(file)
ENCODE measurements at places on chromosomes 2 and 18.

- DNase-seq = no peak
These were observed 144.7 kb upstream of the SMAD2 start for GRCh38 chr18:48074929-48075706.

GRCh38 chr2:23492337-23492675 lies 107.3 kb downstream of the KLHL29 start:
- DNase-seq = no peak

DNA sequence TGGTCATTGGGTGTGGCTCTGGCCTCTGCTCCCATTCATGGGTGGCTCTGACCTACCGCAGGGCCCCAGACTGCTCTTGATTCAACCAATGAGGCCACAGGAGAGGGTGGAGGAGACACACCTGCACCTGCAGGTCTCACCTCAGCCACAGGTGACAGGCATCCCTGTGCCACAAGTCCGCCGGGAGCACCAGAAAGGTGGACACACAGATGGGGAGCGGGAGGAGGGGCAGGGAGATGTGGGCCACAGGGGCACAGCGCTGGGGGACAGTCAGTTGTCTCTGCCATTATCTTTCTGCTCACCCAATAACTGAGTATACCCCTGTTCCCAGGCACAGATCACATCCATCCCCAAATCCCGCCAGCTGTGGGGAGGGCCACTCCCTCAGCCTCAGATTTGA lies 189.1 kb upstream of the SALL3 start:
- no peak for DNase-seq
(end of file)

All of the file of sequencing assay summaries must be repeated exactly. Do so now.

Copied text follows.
ENCODE measurements at places on chromosomes 2 and 18.

- DNase-seq = no peak
These were observed 144.7 kb upstream of the SMAD2 start for GRCh38 chr18:48074929-48075706.

GRCh38 chr2:23492337-23492675 lies 107.3 kb downstream of the KLHL29 start:
- DNase-seq = no peak

DNA sequence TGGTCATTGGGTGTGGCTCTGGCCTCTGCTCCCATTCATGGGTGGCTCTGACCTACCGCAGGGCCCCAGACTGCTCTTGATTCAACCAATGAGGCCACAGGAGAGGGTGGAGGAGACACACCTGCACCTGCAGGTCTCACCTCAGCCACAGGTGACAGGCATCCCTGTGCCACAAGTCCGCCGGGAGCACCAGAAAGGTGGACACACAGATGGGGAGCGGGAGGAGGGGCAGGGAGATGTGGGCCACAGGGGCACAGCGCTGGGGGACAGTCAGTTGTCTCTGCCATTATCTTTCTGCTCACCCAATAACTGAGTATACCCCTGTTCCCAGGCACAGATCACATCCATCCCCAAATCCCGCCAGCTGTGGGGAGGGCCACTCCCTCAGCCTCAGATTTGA lies 189.1 kb upstream of the SALL3 start:
- no peak for DNase-seq